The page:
A healthy diet provides the nutrients needed to maintain good health. Eating a variety of foods from all the major food groups can help provide the energy, protein and fats you need. In addition, you should consume a sufficient amount of vitamins and minerals to keep your body functioning at its best.
Most countries develop dietary guidelines to help people make healthier choices. These include recommended intakes for the major food groups as well as a variety of nutrient requirements, such as iron, vitamin A, vitamin C, vitamin D, calcium, fiber and folic acid.
When trying to make healthier choices, don’t think of certain foods as “off limits.” Instead, limit the amount of unhealthy foods and eat them less frequently. If you do eat them, try to replace them with healthy alternatives. For example, swapping trans fats with unsaturated fats (such as replacing fried chicken with grilled salmon) will lower your risk of heart disease and improve your overall health.
Reducing the amount of high-sodium foods and condiments can also help. Many common foods, such as pizza, deli meats, breads and canned tomatoes, contain large amounts of sodium. When shopping, read the nutrition facts label to find low-sodium products. Try to cook meals at home, especially on weekday nights, so you can control the quantity and quality of ingredients.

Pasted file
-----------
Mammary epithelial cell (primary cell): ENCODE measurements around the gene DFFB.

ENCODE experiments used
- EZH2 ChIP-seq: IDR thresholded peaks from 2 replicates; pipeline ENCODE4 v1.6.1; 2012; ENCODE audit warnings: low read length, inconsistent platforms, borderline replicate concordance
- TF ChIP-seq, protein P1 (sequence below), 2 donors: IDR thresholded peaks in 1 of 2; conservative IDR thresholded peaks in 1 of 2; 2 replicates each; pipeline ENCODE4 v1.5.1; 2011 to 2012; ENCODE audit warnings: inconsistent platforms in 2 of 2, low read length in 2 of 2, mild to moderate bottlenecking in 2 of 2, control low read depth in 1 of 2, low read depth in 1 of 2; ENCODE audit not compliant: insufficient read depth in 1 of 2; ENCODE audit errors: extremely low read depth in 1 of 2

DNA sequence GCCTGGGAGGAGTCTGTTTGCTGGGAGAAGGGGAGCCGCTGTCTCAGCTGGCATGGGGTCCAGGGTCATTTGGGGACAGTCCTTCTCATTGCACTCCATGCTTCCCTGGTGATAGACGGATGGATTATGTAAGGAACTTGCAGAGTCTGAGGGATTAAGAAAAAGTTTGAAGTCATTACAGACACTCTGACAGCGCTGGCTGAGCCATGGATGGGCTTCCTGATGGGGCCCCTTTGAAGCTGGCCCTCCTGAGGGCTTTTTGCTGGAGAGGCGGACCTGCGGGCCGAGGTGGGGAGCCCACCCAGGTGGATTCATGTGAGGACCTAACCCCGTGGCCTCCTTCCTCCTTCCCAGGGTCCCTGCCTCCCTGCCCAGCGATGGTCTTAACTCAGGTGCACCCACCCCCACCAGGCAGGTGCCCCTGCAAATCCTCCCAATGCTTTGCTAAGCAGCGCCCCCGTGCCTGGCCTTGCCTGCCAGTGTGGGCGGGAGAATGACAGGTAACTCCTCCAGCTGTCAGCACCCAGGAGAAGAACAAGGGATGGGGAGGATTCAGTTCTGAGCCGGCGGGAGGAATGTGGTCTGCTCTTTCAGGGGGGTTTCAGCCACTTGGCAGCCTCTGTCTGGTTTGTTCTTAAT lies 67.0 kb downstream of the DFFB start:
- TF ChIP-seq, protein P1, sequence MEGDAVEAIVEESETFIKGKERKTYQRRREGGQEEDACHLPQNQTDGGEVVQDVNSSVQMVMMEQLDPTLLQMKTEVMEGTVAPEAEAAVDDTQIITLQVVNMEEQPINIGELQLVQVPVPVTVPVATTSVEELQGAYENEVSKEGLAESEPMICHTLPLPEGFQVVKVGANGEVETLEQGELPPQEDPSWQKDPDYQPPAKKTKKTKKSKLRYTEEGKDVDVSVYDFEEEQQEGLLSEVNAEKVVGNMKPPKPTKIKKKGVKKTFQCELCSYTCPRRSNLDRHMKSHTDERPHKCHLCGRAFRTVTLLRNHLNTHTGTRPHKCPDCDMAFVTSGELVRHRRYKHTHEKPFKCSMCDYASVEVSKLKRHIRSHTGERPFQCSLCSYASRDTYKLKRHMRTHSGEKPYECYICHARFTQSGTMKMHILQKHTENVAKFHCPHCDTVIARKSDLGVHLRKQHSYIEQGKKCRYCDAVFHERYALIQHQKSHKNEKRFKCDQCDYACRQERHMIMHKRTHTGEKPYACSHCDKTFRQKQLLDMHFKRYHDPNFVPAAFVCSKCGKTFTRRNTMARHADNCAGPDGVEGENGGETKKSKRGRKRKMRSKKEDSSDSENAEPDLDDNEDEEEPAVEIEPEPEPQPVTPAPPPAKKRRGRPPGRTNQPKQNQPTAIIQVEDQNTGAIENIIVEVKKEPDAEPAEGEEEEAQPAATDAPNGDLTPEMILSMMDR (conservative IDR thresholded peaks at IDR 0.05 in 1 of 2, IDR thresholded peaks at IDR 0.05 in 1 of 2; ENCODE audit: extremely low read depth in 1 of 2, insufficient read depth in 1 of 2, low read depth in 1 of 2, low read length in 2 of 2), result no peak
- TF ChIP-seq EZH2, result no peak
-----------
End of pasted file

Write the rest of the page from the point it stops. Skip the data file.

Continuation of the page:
Choose healthy snacks to help manage hunger between meals and between classes. Avoid sugar-filled snacks, which can lead to spikes in blood sugar levels and may impair concentration. Instead, have a few pieces of fruit, a small serving of cheese or yogurt, an egg, nuts or a vegetable.
Try to incorporate two food groups into your snack to balance the nutrients and keep your blood sugar level stable. This will prevent a craving for something sweet and provide the energy your brain needs to focus.
Add vegetables to your main meals, not just as a side dish. They are loaded with vitamins and minerals and can add texture, flavor and bulk to your meal. Try adding a handful of spinach to your stir-fry or tossing some broccoli into your soup.
When eating out, try to choose a restaurant that serves smaller portions. Also, look for salads, grilled or broiled fish and steamed chicken options. These tend to be lower in saturated fat and kilojoules than other restaurant offerings, such as deep fried and pastry items.